Stepping into the Saskatoon Inn during the First Nations Language Keepers Conference is like walking into the Tower of Babel. Each step brings a new language.
Greetings are said in Saulteaux, while stories are shared in Cree and ideas are explored in Dene. There are even a couple of the few remaining Tsuut’ina speakers exchanging pleasantries at a table.
Hundreds of people gathered at the conference to promote indigenous languages in hopes of keeping the words and, by extension, the cultures alive.
Groups in Saskatchewan and across the country shared success stories of how they are maintaining ancient traditions or slowly reviving them.
“If your language is dying, you need to revive it, but the way you live your life every day, that’s the way your people lived their lives,” Tsuut’ina elder Bruce Starlight said.
Starlight, 66, is one of a handful of aging members who are fluent Tsuut’ina speakers. The small band lives on the outskirts of Calgary and have slowly watched as a changing cultural landscape stripped them of their dialect.
In 2008, Starlight knew the band had to act and helped kick-start their first on-reserve Tsuut’ina language classes. Starting with children in kindergarten, the program has since expanded all the way to graduation.
“We either stop here and lament what’s wrong or say what’s right and go with what’s right,” Starlight said.
Students learn from each other under the guidance of two mentors. Starlight said the students who have taken the language classes have fared much better than their counterparts. Graduates aren’t completely fluent yet, but can hold simple conversations, and Starlight feels that he has started the base upon which to rebuild the language.
While he said many were hoping for full results within a few years, Starlight expects the program to outlive him by many years.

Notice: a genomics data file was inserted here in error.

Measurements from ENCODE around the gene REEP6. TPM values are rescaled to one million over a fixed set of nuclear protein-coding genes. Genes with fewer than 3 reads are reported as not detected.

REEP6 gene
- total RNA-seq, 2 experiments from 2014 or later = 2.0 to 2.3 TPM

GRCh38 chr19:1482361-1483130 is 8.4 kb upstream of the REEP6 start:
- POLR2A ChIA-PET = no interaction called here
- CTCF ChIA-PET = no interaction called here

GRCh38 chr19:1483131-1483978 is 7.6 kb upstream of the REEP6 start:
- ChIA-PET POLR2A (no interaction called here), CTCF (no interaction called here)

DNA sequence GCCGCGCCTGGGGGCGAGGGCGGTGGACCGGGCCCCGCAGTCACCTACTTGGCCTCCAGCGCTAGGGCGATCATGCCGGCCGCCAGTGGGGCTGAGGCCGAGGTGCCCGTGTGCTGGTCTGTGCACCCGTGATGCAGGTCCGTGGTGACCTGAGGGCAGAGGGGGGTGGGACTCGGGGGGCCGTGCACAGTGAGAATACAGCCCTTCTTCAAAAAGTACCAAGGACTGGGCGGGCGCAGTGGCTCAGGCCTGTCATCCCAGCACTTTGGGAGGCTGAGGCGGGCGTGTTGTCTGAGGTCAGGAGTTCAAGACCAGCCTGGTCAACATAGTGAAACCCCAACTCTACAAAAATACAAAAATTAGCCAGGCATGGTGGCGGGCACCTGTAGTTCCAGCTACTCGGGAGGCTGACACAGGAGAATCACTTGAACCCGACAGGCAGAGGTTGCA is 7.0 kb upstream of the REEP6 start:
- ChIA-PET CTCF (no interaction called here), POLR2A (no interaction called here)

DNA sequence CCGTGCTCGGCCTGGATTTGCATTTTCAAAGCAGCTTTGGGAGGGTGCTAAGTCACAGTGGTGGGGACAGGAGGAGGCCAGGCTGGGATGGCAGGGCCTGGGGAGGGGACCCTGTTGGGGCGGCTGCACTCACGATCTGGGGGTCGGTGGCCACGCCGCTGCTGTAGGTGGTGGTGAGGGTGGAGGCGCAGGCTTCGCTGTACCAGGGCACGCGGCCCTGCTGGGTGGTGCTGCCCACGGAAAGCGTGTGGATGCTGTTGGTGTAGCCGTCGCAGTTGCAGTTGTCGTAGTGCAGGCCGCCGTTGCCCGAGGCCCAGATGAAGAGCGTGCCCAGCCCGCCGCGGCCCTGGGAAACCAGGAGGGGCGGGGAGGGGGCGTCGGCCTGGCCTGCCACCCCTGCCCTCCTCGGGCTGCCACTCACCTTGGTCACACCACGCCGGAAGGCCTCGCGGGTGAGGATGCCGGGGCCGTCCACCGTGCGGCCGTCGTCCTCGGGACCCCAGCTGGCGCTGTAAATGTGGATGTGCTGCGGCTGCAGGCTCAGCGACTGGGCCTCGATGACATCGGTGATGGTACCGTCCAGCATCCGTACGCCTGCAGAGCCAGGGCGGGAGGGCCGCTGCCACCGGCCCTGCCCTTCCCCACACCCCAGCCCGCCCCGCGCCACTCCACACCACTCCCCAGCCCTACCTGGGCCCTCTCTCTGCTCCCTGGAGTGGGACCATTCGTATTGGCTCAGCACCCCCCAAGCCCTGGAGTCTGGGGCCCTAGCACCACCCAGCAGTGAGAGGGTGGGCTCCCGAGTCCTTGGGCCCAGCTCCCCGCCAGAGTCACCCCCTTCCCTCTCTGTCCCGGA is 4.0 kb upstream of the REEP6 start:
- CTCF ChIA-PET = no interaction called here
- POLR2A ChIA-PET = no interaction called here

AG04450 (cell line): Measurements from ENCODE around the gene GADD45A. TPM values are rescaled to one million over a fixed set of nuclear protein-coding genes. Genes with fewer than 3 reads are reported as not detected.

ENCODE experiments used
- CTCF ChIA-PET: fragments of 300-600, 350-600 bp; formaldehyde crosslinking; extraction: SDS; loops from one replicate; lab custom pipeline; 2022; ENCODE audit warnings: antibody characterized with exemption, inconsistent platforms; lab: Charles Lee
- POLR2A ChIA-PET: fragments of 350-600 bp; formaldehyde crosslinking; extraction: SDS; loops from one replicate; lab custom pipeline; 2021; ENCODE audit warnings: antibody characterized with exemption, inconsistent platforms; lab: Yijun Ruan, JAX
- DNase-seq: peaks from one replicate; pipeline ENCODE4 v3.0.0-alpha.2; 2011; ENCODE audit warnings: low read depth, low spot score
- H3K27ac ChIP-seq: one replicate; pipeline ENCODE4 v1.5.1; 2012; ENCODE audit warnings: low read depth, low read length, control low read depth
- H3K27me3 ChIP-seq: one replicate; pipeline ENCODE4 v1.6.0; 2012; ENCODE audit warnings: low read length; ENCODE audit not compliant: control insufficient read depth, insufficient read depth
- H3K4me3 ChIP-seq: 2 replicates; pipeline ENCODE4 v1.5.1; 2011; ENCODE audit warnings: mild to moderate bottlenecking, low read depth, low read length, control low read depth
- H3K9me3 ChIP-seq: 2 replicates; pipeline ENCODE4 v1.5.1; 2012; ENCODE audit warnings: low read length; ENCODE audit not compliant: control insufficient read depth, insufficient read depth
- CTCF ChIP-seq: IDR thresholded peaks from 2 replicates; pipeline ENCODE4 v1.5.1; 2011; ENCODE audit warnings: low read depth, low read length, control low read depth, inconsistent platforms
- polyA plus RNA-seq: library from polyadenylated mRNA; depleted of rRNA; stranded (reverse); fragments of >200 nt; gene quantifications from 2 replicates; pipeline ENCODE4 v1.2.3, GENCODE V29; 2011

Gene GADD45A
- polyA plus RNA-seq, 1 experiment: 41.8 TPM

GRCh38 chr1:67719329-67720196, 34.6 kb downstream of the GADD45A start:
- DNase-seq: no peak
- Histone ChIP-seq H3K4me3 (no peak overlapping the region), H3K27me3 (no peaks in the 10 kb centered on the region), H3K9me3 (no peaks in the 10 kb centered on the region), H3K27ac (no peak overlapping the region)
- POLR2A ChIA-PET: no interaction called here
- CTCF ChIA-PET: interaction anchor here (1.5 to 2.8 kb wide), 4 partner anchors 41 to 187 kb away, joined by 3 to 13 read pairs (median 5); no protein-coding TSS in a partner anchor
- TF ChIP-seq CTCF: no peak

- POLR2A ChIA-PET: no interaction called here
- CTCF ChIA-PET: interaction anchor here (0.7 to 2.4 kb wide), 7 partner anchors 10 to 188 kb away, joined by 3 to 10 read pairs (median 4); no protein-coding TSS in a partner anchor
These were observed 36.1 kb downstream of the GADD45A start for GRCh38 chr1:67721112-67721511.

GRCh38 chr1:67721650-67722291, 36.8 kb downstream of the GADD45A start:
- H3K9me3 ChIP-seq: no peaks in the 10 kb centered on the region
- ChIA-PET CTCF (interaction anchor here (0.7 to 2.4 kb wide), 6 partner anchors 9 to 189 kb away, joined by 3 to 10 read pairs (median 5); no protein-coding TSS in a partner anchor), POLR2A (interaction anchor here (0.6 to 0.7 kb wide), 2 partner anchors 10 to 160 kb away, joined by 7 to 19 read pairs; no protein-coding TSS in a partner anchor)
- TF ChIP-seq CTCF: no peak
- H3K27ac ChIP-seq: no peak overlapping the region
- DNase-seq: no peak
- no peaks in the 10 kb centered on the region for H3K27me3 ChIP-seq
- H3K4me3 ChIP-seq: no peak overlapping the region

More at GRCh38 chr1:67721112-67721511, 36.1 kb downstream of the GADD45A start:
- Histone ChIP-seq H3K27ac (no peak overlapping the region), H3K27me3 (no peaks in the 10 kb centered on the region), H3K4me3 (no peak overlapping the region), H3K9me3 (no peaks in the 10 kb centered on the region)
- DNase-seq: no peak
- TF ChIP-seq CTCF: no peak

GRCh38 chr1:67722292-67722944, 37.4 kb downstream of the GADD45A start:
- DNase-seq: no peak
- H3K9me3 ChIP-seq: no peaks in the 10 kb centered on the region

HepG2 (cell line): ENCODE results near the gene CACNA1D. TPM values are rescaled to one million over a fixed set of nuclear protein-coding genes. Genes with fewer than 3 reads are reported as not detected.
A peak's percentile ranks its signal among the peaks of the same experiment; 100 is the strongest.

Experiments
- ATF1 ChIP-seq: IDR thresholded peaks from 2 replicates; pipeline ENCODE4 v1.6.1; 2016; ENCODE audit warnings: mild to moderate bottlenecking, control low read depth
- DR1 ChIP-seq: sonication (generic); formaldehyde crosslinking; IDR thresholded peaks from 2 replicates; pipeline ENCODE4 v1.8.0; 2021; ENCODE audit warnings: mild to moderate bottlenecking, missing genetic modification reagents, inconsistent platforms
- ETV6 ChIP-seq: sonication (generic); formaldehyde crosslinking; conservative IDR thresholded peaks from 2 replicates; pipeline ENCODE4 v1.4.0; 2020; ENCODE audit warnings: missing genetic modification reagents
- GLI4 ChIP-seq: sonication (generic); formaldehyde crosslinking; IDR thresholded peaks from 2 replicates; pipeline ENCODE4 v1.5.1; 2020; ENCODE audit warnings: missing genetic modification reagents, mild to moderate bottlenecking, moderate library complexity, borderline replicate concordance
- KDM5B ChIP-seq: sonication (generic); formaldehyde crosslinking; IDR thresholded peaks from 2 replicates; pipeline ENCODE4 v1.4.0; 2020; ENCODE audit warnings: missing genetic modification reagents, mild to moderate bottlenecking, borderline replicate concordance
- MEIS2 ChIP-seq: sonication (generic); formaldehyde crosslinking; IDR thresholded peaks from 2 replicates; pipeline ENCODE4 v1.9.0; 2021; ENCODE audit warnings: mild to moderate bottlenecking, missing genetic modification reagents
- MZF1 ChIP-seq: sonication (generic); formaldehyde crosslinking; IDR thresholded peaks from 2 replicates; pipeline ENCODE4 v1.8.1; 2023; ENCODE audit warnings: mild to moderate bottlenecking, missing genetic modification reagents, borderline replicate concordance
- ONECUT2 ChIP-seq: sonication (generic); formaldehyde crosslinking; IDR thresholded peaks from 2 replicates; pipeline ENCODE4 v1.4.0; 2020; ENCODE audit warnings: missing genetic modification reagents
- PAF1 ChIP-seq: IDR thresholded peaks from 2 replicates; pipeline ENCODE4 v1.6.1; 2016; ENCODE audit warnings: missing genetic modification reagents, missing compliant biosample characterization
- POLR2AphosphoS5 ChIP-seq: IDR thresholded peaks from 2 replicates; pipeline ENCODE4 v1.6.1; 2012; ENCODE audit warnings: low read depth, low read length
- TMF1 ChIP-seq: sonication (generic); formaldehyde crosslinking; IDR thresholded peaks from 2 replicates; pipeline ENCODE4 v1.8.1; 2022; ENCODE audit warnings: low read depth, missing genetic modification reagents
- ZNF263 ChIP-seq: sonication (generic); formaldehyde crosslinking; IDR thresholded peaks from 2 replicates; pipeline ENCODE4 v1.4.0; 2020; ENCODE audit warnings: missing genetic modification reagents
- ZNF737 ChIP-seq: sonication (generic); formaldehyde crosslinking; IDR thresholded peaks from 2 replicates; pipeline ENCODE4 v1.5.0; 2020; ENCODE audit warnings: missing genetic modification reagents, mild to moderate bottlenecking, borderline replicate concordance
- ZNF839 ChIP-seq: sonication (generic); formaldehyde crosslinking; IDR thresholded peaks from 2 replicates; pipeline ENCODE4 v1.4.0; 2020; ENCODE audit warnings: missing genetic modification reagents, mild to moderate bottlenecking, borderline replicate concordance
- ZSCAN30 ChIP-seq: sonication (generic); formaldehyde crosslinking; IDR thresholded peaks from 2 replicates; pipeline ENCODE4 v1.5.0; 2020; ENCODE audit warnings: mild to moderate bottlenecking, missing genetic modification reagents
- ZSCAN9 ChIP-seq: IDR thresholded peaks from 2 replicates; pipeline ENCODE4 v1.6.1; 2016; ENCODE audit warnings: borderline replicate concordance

The program is internally funded through funds from the band’s casino, but Starlight said their greatest challenges have been their inability to make the program full immersion and generating enough community engagement.
In Saskatoon, University of Saskatchewan Indian Teacher Education Program (ITEP) director Chris Scribe said attracting kids when they are young is the best way to keep them engaged.
The university program has existed since 1972 and has produced around 2,000 indigenous teachers. The program fosters an indigenous approach to education while following the College of Education curriculum. The program has a 90 per cent graduation rate.
“Down the road, that number is maybe 70 per cent fail in other colleges,” Scribe said. “Our people need to feel that they’re welcome, that it’s a family atmosphere, and that they’re supported.”
In the past year and a half, they introduced oral language classes which were recognized by the Ministry of Education as an additional certification for the Saskatchewan Teachers Federation.
As many cultural stories, folklore and traditions are passed down by word of mouth, Scribe said an oral comprehension of the languages is crucial.
“If we don’t know the traditional names of our territories or rivers, we no longer have that connection to those lands because we don’t know their original name,” he said.
The conference runs through Thursday at the Saskatoon Inn.